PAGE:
Numpy Absolute Value, Explained

In this tutorial, I’ll explain how to use the Numpy absolute value function, which is also known as np.abs or np.absolute.

Ultimately, you’ll learn how to compute absolute values with Numpy.

We’ll start with a brief overview of the function, and then work with some examples.

I recommend that you read the whole tutorial, but if you’re looking for something specific, you can click on any of the following links to navigate to a specific section.

Table of Contents:

Let’s start with a quick overview of what Numpy absolute value does.

A Quick Introduction to Numpy Absolute Value

Numpy absolute value calculates absolute values in Python.

It can do this with single values, but it can also operate on Numpy arrays.

Let’s quickly review what Numpy arrays are, just for context.

A Quick Review of Numpy

A Numpy array is a data structure in Python that contains numeric data.

These arrays can be 1 dimensional, like this:

An image of a 1D Numpy array.

Or they can be two dimensional:

An example of a 2d Numpy array

Numpy arrays can also be multi-dimensional.

We can create Numpy arrays using a variety of techniques, like numpy zeros, Numpy empty, Numpy randint, numpy arange, and other techniques.

We often use Numpy arrays for anything involving computations involving strictly numeric data, like scientific computing and some forms of machine learning.

(For a more complete explanation, see our tutorial on Numpy arrays.)

The np.abs function calculates absolute values

So what does Numpy absolute value do?

Put simply, Numpy absolute value calculates the absolute value of the values in a Numpy array.

So let’s say we have some numbers in an array, some negative and some positive.

If we apply Numpy absolute value, it will calculate the absolute value of every value in the array. The output of the function will be a new array with the absolute values.

A simple example of Numpy Absolute Value, operating on a 1D Numpy array.

It’s actually a very simple function, much like the other mathematical functions in Numpy like Numpy power, Numpy exponential, and Numpy log.

The syntax of Numpy Absolute Value

So now that you’ve learned about what Numpy absolute value does, let’s take a look at the syntax.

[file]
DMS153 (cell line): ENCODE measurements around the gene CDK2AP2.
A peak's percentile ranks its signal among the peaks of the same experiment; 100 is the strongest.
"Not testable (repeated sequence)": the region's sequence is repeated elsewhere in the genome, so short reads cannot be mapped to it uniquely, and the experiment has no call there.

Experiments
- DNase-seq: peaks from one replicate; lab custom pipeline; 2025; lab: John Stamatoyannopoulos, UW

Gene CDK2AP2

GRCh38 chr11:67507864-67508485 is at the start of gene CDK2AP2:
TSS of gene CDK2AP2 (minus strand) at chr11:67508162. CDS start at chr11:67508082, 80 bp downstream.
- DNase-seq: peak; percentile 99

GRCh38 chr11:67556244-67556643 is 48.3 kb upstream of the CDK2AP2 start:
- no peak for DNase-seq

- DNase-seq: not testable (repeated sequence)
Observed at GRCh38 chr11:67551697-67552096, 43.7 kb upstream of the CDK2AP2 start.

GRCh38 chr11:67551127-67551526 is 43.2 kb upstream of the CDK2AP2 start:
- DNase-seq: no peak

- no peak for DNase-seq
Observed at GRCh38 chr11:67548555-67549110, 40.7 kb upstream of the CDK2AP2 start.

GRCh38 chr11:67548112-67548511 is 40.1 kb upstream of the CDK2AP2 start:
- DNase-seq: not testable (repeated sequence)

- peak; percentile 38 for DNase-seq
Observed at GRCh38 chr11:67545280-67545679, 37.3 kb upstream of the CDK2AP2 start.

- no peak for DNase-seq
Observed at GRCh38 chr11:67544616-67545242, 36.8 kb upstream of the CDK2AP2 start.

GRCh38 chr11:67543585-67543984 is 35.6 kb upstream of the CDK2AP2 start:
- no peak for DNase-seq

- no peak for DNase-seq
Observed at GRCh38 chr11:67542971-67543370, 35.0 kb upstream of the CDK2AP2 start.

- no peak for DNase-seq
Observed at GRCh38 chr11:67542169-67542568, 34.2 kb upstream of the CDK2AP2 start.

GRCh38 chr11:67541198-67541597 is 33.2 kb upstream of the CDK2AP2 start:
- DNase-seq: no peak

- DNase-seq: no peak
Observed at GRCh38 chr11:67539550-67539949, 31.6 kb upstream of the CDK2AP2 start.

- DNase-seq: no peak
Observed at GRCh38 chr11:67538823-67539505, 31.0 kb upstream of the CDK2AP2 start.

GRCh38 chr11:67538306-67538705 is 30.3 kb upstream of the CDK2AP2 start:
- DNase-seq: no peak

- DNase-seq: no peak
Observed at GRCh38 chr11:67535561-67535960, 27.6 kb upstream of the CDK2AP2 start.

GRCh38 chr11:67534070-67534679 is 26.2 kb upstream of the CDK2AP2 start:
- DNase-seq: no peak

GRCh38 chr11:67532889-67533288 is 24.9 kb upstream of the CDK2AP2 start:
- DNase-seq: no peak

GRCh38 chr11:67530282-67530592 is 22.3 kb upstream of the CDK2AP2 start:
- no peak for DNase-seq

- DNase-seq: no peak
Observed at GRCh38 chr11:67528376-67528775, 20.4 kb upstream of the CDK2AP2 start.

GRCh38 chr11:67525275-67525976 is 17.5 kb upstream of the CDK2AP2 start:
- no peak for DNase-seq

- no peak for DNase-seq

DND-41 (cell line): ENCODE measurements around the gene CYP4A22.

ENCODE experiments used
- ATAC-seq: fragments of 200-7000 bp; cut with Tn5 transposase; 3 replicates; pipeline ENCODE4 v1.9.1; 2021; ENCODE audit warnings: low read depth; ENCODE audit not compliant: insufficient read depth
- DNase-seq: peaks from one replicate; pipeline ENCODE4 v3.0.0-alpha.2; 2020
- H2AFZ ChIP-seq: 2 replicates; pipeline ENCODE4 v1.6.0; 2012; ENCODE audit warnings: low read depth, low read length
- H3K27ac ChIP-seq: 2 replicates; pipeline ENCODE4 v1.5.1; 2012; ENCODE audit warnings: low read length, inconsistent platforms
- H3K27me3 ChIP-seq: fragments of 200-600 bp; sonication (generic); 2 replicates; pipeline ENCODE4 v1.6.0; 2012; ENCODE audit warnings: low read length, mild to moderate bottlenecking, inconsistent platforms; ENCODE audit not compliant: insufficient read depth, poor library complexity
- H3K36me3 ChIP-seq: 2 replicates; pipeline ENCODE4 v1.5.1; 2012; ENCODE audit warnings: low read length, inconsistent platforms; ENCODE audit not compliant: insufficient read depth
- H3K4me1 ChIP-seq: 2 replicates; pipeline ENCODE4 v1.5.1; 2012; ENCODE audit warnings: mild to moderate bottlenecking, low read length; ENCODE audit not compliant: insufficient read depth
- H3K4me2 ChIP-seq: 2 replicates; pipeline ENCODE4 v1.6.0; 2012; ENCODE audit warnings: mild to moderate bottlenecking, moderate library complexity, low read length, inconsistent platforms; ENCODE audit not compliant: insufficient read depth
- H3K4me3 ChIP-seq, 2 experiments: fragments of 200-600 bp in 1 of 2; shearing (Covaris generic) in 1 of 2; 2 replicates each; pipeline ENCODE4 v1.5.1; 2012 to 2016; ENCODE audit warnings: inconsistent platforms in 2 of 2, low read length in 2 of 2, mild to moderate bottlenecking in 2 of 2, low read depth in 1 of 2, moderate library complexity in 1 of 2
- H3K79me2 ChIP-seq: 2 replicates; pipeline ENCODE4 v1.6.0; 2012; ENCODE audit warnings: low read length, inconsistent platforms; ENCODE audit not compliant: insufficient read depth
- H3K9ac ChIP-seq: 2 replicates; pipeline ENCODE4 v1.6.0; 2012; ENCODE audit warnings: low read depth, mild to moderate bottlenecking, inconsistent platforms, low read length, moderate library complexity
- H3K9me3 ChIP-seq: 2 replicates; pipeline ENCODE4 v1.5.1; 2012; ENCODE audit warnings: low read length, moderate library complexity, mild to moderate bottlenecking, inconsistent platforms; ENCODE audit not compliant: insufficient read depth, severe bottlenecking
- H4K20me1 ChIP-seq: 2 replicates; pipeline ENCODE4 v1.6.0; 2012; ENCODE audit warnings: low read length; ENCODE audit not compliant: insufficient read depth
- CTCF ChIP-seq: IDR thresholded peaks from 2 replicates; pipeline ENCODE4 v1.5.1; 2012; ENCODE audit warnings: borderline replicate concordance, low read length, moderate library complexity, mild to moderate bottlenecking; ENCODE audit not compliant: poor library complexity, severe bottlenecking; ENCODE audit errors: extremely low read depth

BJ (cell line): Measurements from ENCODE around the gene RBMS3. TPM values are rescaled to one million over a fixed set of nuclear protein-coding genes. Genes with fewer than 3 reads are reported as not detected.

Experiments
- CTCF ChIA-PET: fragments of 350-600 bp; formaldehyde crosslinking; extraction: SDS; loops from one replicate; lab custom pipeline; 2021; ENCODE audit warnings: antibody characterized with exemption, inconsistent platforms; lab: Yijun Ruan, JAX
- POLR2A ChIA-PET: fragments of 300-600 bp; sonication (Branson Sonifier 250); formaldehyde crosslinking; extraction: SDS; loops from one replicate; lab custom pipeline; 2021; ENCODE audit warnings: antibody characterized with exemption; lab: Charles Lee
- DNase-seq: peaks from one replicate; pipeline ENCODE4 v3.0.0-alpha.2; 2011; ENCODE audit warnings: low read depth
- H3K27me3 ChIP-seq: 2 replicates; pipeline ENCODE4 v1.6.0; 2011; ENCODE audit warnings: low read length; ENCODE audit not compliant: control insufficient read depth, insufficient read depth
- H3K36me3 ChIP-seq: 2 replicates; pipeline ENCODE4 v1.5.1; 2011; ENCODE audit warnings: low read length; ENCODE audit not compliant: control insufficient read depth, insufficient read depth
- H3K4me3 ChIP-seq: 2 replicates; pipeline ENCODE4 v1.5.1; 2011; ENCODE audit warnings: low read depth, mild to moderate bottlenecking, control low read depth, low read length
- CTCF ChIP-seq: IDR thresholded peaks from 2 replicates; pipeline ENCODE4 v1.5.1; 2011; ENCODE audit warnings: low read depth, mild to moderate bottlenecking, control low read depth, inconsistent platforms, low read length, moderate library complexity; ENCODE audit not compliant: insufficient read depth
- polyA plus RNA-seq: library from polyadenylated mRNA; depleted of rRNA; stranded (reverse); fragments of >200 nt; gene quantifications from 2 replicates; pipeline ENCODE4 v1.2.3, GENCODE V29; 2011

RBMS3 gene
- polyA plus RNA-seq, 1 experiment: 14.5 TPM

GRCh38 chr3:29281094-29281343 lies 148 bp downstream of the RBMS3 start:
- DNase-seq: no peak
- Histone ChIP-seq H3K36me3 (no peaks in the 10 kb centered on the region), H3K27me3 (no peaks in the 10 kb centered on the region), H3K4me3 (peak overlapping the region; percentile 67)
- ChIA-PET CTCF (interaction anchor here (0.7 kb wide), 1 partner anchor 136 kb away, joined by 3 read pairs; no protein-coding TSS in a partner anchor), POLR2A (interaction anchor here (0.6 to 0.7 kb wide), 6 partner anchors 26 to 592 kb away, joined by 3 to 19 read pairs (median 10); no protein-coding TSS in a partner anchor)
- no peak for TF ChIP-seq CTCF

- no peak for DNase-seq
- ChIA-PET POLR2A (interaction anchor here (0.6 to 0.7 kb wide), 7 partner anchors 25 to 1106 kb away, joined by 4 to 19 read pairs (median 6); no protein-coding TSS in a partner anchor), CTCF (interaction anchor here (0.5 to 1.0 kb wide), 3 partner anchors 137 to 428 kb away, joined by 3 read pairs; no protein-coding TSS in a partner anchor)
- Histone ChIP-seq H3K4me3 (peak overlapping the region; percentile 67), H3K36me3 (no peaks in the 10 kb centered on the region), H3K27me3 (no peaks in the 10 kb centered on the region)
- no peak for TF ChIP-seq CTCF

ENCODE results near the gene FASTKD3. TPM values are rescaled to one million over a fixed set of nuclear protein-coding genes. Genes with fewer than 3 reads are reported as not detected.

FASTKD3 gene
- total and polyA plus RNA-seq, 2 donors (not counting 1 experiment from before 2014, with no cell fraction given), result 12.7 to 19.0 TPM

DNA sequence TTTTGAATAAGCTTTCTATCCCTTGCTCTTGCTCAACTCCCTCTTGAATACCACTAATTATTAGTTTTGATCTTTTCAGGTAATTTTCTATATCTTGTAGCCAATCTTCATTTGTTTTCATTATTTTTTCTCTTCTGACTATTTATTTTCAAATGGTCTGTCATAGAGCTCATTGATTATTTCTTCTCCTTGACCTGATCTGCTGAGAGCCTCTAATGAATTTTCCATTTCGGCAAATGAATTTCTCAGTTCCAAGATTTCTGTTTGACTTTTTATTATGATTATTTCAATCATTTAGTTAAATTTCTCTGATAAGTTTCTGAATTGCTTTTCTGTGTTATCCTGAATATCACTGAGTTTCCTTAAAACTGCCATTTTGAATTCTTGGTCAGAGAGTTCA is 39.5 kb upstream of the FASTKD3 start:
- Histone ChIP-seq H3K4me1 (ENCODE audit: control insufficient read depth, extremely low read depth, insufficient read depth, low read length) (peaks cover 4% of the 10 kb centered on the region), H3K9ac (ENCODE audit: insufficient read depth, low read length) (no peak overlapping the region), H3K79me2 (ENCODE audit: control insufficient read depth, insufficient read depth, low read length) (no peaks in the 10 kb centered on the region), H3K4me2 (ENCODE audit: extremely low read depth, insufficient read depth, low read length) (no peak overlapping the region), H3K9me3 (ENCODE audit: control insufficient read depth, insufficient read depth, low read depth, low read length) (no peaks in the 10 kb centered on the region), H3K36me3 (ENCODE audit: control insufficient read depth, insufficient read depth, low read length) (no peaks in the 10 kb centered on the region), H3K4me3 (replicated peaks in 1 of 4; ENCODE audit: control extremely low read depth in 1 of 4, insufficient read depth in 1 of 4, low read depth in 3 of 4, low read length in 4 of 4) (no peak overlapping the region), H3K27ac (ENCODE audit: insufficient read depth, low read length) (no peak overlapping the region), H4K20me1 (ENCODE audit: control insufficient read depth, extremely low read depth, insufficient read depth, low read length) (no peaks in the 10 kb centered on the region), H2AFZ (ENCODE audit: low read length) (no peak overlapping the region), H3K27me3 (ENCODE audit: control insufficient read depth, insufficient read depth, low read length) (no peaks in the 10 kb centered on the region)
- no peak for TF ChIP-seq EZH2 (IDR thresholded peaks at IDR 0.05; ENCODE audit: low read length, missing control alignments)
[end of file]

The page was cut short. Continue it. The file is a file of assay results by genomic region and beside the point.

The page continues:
The syntax is actually very simple, but before we get into the syntax, there’s an important thing that I need to point out.

A quick note

Whenever we use Numpy, we need to import the module.

How we import the module will have an impact on the syntax, so I need to specify how we will import it.

The common way of importing Numpy is with the following code:

import numpy as np

When we import Numpy with the alias np, we can use this prefix when we call our Numpy functions like Numpy absolute value.

This is by far the most common way to import Numpy, and it’s the syntactical convention that we’ll be using going forward.

np.abs syntax

The syntax of Numpy absolute value is extremely simple. It’s possibly one of the most simple Numpy functions.

We can call the function as np.abs(). As noted above, this assumes that we’ve imported Numpy as np.

A visual explanation of the syntax of np.abs (AKA, Numpy absolute value).

Alternatively, we can call the function as np.absolute(). The functions np.absolute() and np.abs() are essentially the same. The np.abs() function is essentially a shorthand version np.absolute(). You can choose which ever one you like.

Inside of the function, we need to provide an input on which to operate.

Let’s quickly talk about that.

The parameters of np.abs

The numpy.abs function really only has one commonly used argument, the x argument.

x (required)

The x argument enables us to specify the input array.

The argument that we provide here can be a Numpy array, but also an array-like object, such as a Python list.

Keep in mind that you are required to provide something here. You need to provide some type of input.

Also note that you do not use x this explicitly as a parameter.